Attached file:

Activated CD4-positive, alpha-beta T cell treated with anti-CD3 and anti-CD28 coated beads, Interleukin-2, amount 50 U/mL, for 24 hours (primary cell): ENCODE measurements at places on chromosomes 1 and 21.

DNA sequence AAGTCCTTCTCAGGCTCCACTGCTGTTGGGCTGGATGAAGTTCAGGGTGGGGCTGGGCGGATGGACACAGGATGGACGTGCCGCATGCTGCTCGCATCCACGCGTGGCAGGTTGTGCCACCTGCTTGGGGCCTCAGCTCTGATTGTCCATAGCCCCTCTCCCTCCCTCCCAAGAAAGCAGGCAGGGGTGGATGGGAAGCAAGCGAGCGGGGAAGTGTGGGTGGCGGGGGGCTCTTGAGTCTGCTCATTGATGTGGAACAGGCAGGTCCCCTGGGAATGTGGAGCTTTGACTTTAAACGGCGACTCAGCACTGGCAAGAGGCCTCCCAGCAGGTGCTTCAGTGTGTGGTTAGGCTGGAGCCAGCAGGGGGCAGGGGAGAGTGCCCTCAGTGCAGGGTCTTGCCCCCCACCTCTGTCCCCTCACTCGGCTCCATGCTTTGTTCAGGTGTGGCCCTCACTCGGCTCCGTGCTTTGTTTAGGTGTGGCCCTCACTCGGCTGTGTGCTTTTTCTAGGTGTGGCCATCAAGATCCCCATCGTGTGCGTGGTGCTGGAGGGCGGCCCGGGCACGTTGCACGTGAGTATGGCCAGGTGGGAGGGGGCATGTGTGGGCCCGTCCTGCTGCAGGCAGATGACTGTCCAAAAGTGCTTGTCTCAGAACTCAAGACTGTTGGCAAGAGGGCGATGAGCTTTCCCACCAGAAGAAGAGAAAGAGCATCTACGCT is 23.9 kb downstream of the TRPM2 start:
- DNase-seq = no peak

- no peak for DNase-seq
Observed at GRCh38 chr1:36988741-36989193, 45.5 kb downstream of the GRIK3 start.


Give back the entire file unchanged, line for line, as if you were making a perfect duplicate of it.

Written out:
Activated CD4-positive, alpha-beta T cell treated with anti-CD3 and anti-CD28 coated beads, Interleukin-2, amount 50 U/mL, for 24 hours (primary cell): ENCODE measurements at places on chromosomes 1 and 21.

DNA sequence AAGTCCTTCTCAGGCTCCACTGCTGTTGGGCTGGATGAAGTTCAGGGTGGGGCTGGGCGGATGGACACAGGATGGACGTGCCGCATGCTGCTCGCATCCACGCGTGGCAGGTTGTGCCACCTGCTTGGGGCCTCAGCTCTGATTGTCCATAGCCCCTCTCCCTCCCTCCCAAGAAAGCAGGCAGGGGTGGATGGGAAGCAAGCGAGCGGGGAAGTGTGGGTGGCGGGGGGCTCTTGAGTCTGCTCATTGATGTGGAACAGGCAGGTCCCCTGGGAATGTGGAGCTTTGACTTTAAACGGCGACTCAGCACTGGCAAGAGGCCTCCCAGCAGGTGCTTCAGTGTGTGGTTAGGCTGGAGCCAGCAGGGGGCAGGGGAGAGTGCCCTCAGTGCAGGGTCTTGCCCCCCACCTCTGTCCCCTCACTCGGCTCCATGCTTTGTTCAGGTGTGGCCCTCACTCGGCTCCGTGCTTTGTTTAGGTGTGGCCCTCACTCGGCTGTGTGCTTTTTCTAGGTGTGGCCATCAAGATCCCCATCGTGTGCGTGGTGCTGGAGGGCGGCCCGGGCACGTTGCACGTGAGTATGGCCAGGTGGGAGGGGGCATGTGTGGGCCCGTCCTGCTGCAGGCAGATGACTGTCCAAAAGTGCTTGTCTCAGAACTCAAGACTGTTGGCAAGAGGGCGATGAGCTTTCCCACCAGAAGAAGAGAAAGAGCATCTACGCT is 23.9 kb downstream of the TRPM2 start:
- DNase-seq = no peak

- no peak for DNase-seq
Observed at GRCh38 chr1:36988741-36989193, 45.5 kb downstream of the GRIK3 start.